After the initial "what have I just done" wears off, long story short, Paul Benjamin begins to hunt down criminals on the streets of New York City. He realizes he made some elementary mistakes his first time around, and learns from them (such as buying a reversible coat, hat and gloves that can be taken off and put in pockets, etc.). He makes sure to vary his hunting patterns some, and when the newspapers begin to catch on that there's a vigilante killer on the loose, he starts to be wary and avoid anything that might resemble a police trap set up to catch him on the prowl.
One thing that Garfield spends an almost inordinate amount of time focusing on is the public reaction to the killings, to the idea of a vigilante killer on the streets. Almost the entirety of the books third-to-last chapter is a multi-page article in a local newspaper covering a psychological profile of the killer. The psychologist interviewed gives an almost spot-on description of Paul; a middle aged, white collar, semi-affluent social liberal who has suffered a terrible personal tragedy at the hands of a random criminal element, and not having seen justice done, decides to strike out at that random criminal element in his own way. The psychologist qualifies that while the killer's behavior is utterly reprehensible, he doesn't consider the man deranged or insane, but simply pushed past the breaking point, where all bonds of societal inhibition have come undone.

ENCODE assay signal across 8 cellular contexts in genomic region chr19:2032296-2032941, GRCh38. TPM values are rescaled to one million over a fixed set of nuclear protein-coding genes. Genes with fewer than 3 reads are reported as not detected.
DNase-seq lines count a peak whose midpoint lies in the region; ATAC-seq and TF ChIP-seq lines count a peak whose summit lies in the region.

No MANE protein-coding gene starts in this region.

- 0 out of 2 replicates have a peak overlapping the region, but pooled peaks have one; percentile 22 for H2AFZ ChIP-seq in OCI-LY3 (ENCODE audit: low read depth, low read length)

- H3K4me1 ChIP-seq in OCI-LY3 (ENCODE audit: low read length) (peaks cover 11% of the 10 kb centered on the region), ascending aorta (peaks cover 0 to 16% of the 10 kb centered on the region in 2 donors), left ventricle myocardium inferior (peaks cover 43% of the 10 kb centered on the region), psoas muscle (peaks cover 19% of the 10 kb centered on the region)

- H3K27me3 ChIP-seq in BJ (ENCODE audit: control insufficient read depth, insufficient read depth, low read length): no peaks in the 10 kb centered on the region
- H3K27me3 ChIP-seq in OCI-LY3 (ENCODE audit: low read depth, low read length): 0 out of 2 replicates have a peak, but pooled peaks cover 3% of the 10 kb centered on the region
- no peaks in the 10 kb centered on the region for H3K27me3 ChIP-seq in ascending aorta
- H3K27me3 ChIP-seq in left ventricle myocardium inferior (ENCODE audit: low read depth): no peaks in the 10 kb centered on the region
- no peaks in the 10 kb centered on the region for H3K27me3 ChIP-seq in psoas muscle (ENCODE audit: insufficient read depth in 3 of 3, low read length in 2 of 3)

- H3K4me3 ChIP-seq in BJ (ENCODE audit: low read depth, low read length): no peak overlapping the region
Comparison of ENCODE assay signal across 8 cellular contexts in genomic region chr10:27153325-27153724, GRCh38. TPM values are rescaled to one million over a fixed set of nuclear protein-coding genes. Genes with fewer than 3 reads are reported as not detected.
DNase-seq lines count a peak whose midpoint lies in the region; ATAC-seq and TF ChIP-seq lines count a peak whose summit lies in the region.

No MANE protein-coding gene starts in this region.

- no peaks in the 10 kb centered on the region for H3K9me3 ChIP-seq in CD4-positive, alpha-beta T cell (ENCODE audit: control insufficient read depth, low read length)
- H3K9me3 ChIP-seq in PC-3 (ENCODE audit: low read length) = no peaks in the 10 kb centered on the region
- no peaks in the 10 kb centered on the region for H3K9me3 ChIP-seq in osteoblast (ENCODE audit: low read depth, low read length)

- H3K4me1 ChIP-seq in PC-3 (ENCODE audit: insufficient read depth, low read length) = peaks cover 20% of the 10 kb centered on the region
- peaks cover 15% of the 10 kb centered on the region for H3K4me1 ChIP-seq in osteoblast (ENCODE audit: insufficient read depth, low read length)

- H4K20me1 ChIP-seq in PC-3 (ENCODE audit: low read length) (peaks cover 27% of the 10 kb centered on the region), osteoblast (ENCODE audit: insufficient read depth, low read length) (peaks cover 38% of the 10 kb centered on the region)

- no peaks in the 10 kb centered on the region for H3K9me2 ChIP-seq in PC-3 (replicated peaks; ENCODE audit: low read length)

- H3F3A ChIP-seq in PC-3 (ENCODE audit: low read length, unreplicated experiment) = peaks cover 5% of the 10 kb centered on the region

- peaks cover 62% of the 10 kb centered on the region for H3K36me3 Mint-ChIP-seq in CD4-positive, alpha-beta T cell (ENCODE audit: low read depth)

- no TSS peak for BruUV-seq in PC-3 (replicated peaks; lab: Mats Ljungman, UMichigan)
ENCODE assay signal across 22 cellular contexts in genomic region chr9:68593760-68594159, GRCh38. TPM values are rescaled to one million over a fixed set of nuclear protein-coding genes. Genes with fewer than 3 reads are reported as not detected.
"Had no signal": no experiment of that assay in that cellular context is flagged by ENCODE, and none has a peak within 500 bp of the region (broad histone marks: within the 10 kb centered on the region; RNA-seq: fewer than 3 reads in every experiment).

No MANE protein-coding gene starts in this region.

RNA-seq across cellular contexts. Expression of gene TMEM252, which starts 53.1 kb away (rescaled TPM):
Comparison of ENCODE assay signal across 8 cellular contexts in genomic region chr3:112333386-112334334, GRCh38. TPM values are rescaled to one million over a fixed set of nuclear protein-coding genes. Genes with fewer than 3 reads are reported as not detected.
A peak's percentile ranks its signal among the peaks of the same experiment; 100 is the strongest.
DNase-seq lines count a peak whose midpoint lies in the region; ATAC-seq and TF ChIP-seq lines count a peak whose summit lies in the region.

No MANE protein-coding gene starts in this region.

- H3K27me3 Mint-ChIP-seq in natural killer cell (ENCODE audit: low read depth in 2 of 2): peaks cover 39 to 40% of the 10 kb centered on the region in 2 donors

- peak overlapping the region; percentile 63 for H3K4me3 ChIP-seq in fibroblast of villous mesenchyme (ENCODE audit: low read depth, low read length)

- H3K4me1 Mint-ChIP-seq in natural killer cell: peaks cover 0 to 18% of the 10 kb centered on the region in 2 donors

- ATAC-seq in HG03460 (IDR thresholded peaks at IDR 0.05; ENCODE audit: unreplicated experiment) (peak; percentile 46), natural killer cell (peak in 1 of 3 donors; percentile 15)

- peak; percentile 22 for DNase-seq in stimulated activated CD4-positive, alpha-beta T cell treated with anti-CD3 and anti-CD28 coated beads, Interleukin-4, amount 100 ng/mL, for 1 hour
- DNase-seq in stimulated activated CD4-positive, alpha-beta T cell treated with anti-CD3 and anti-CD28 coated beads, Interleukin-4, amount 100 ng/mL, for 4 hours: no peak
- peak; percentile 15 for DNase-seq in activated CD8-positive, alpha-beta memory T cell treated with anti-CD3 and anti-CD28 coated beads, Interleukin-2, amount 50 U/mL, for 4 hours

Before this article, of course, there is much discussion in the papers, on the radio, on the television, about whether the killings are a good idea or a bad idea, whether it's one lone man or a group, if it's some Vietnam vet coming home broken in the head (it is 1972 after all). Paul's biggest concern is the police; there is constant debate in the public forum about whether or not the police tacitly approve of what the vigilante is doing, and how they are going to approach it. The police's public statement is of course that "every effort is being made" to catch the vigilante, but off the record, some police think it's "the only way to clean up the streets".
I will leave the end of the book a mystery to anyone who hasn't read it so as to avoid any gratuitous spoilers. I was a little surprised at the ending, and at first, disappointed. After a while, though, I've warmed up to it and think it ends on the right note, or at least, A right note. Definitely a more thought-provoking ending than I was expecting, and quite different from the ending of the film.
In conclusion, I think that this book is one of the best treatments of the vigilante I've seen or read in a long time. There is nothing at all macho or heroic about the character. In fact, while reading the book, I wasn't even picturing Charles Bronson in my mind's eye, but someone far weaker, gawkier, potbellied; an out of shape middle-aged desk drone who's never had to do any more exercise than lift his briefcase or a bag of groceries. Because, these are the sort of people who fantasize about striking back at the world; not the ex-special forces commandos, not the retired CIA agents, not the peace-loving black belts. Rather, it's the accountants, the computer programmers, the mild-mannered English teachers. This, more than any other aspect of the book, is what makes Death Wish so good; seeing a mild-mannered white collar liberal (and please note, I don't have any particular loathing for this demographic) tumble down the rabbit hole of fear and anger and emerge from the other side a very cold-blooded vigilante killer.